Leading Article: The Queen is making a stand against her times

Share
Related Topics
So the Queen is not at ease with the idea of a nation "with its finger on the fast-forward button", in her Prime Minister's ghastly phrase. "I sometimes sense that the world is changing almost too fast for its inhabitants, at least for us older ones," she told the Pakistani parliament. It was meant as an aside, the closest one gets to a Royal Joke, and a self-deprecating one too. But it offered an elegiac insight into the conservative character of our monarch.

Hers is a popular sentiment - that the pace of technological change is growing ever faster. That there is no hope for us wrinklies when three-year-old Angelica can already programme the video and surf the Net.

But it was ever thus. Seventy-one-year-olds doubtless shook their heads when the pharaoh's engineer explained how to move five-ton blocks of stone up a pyramid. What's wrong with a simple cremation? they probably asked. They tut-tutted when the first motor cars spluttered onto the roads. Dangerous, noisy, impossible to drive. They regarded the telephone as a jangling invasion of privacy, and preferred speaking to an operator instead of using anything quite as complicated as a dial. Indeed, the Queen's grandmother Queen Mary, who died in 1953, refused to use one at all. Technophobia seems to run in the family. This was also the week when the Princess Royal issued a sombre warning against confusing computers with education. Part of the fun in the news that the royal family had set up its own web site on the Internet was its incongruity, set against the image of an old woman who still wears headscarves and for whom a keyboard probably means a piano.

But it is a mistake to think that, simply because someone is old enough for a free bus pass, they cannot operate a microwave or must feel disoriented by scientific progress. Some old people are enthused by change, while some young people cannot cope or stick wilfully to a mannered fogeyism. This is not a matter of years, but of an attitude of mind.

What the Queen was really saying yesterday is that she does not belong to the flexible side of the human race. She did not suddenly start to disapprove of change when she became a grandmother; unsurprisingly, she was ever thus.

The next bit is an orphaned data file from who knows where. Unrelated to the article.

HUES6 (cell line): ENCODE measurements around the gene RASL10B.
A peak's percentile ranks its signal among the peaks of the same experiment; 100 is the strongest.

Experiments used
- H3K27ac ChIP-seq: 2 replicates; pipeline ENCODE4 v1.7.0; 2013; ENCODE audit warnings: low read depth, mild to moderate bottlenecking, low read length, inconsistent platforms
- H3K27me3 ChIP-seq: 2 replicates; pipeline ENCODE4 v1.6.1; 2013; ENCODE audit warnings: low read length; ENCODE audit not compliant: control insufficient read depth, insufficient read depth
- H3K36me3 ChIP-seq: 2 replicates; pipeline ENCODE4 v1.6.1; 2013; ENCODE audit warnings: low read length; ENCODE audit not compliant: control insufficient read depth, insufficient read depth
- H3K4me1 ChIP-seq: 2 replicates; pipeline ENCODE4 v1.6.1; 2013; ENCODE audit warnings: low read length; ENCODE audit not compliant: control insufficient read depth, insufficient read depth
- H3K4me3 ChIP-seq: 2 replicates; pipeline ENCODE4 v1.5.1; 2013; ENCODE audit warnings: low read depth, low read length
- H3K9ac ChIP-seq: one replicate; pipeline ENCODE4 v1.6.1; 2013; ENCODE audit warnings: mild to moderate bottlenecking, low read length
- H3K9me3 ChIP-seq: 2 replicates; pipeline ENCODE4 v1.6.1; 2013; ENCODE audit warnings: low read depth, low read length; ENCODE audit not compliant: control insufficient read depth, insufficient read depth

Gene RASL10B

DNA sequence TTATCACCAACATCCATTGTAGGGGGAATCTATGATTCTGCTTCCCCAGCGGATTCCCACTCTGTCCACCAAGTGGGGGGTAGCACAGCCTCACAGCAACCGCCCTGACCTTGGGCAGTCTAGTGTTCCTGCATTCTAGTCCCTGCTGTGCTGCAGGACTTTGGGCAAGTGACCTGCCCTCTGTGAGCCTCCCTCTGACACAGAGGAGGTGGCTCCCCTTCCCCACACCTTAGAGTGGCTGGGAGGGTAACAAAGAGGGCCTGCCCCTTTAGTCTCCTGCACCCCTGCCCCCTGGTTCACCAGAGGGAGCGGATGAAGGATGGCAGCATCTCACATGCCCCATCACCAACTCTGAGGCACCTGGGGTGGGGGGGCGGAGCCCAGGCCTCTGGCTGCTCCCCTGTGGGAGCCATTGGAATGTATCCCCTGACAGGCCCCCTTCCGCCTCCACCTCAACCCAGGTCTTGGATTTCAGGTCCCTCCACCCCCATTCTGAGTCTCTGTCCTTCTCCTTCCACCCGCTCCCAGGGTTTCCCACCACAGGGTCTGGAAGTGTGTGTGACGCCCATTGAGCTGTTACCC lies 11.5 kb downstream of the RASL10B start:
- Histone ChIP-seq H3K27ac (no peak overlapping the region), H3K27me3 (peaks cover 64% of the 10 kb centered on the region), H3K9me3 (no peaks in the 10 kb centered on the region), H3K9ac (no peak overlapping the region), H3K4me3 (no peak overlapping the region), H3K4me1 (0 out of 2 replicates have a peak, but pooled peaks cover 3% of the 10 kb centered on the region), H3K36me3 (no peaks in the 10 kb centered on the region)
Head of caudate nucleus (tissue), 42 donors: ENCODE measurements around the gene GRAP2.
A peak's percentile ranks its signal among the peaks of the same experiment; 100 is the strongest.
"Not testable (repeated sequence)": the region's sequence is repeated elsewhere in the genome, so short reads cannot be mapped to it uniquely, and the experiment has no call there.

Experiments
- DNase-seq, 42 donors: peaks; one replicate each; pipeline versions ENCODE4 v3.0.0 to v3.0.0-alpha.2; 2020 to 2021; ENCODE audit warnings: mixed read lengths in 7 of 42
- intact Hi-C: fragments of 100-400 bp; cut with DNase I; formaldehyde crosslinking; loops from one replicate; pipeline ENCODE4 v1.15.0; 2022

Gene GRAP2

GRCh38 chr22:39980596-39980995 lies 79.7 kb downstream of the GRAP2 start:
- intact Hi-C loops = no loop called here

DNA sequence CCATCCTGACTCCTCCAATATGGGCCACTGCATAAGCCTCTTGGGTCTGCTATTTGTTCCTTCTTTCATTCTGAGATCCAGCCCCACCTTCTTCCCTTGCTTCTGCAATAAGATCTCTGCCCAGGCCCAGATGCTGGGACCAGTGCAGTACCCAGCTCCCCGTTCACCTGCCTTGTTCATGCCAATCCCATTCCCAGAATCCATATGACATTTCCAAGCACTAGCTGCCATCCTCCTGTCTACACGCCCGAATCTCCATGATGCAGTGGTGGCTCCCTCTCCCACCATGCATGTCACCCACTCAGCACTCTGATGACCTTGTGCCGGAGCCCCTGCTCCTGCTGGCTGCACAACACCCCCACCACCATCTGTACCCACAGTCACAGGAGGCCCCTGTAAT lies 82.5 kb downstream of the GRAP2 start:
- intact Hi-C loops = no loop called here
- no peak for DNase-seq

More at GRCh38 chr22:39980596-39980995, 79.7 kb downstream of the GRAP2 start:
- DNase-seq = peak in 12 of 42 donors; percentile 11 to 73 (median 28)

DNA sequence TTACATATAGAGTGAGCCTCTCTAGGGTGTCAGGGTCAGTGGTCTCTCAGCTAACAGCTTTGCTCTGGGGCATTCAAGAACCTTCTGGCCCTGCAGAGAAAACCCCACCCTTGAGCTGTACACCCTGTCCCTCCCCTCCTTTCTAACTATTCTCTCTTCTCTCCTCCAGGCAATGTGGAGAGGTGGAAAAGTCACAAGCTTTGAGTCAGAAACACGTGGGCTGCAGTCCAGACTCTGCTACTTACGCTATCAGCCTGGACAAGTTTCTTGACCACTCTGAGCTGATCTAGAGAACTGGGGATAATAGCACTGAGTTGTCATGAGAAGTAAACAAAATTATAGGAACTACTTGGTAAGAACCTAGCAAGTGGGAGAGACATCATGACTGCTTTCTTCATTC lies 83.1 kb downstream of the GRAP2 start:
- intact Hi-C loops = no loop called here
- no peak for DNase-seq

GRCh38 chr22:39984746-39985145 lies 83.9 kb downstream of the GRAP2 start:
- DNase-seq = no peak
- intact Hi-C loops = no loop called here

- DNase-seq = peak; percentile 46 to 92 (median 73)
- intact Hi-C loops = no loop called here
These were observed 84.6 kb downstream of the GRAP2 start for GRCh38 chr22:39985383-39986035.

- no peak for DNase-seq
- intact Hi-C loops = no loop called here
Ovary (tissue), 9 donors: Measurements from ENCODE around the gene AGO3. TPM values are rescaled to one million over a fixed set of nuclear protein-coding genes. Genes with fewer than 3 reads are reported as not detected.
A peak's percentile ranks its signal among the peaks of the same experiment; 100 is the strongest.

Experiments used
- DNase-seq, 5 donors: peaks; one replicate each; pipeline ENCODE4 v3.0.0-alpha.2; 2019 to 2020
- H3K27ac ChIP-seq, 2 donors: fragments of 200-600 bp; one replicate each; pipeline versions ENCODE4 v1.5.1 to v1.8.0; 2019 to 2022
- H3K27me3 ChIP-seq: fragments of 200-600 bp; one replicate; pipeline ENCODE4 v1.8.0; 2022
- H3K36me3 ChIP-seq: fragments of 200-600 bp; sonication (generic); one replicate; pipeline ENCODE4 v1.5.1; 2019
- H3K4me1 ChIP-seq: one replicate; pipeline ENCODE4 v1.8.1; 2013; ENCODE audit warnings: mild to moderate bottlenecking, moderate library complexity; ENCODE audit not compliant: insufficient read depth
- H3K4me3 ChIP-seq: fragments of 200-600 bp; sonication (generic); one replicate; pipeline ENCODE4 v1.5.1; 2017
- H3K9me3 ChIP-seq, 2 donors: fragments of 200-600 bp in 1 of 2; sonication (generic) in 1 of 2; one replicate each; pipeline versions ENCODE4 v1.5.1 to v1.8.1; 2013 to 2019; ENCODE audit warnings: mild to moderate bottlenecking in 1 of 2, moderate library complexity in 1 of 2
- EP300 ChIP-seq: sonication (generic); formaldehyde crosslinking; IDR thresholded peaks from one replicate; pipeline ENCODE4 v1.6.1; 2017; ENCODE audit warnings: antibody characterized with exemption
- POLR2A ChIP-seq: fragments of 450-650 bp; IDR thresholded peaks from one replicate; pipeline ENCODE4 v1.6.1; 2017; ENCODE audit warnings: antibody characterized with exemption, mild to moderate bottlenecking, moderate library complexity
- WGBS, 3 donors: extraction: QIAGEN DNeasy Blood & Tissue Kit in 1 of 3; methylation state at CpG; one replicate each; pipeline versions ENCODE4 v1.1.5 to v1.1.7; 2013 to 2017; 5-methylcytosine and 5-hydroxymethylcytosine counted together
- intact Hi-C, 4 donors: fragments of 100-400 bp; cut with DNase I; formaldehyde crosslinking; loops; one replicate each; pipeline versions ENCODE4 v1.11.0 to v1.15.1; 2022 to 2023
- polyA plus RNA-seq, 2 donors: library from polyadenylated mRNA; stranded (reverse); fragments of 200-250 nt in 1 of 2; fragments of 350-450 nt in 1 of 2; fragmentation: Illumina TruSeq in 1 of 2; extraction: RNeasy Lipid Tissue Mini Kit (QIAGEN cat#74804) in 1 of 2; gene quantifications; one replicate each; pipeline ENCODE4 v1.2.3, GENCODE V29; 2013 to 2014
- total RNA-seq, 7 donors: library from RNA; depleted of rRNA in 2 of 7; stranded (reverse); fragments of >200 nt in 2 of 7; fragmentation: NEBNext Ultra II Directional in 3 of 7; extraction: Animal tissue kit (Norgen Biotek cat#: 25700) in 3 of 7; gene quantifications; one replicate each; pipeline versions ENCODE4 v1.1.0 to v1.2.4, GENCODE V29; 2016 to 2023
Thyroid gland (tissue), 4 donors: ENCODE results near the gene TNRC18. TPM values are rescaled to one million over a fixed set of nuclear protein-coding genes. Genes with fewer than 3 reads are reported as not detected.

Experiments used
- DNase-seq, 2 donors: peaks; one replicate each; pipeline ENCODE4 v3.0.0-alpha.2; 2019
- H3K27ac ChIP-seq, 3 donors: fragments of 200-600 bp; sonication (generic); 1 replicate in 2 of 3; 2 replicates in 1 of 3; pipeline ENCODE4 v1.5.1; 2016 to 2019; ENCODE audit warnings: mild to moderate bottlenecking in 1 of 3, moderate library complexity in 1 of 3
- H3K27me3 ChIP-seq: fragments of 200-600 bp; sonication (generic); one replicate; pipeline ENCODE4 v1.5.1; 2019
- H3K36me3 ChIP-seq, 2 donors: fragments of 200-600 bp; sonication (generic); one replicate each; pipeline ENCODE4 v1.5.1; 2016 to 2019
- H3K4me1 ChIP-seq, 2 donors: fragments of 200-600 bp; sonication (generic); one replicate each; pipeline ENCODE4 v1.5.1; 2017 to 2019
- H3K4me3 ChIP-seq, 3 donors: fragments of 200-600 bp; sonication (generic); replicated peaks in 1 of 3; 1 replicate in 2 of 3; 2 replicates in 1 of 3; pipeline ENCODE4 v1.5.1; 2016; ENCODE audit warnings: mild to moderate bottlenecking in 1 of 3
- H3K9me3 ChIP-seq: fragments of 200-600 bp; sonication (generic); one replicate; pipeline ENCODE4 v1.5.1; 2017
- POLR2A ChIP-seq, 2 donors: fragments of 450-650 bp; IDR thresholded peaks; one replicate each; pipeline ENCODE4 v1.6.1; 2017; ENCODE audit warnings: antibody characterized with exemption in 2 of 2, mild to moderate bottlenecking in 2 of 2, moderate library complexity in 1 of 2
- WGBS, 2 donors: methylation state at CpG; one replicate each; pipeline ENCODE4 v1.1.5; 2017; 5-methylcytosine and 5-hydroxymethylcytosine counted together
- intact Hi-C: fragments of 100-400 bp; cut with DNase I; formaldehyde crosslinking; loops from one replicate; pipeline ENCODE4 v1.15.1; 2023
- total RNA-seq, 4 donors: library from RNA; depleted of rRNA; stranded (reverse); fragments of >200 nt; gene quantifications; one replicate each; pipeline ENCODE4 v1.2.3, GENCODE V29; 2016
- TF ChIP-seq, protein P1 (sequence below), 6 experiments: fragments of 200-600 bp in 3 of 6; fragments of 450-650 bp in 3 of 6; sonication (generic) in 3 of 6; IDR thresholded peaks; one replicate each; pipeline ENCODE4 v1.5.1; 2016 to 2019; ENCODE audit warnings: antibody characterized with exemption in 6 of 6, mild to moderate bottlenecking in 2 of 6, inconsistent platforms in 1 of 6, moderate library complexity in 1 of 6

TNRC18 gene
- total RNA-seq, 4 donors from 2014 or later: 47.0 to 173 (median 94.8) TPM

But the important point is that she is on the wrong side of the divide. It is part of the urban mythology of modern life that technology advances by geometric progression, with ever shorter times between scientific breakthroughs with ever greater power to change our lives. It is central to visions of ecological catastrophe, a kind of modern-day green millennialism, that technology is spinning out of control.

Again, it was ever thus. There is a tendency in human nature to see scientific advance as a threat to civilisation as we know it. But there is a stronger tendency to find things out, try things out, and push at the limits of what can be done. We have no choice, of course, but it is right that the questing spirit should prevail.

At the simplest level, "you can't teach an old dog new tricks" is a misunderstanding. Much of the new technology is designed specifically to enable people to cope with change. If people cannot use mobile phones and computers, they will not sell. Nowadays, electronic gadgets come with thick instruction booklets which most people throw away because they are so easy to use.

But there is a more profound point. There is no doubt that the pace of change in our understanding of the physics of the universe, the technology of information and the science of life is accelerating. This should be liberating and exhilarating. But, as scientists break boundaries in their explorations of higher maths, mind-bending physics and genetics, they have streaked away into areas where most people cannot follow.

Perhaps there always was a knowledge elite, from the scribes of Ancient Egypt to the professors of genetic manipulation, capable of terrifying the rest of us with the fear of that which we can only dimly grasp. But now scientific breakthroughs are translated into the way we do business at astonishing speed, and there are new dangers in the disconnection between the knowledge elite and society generally.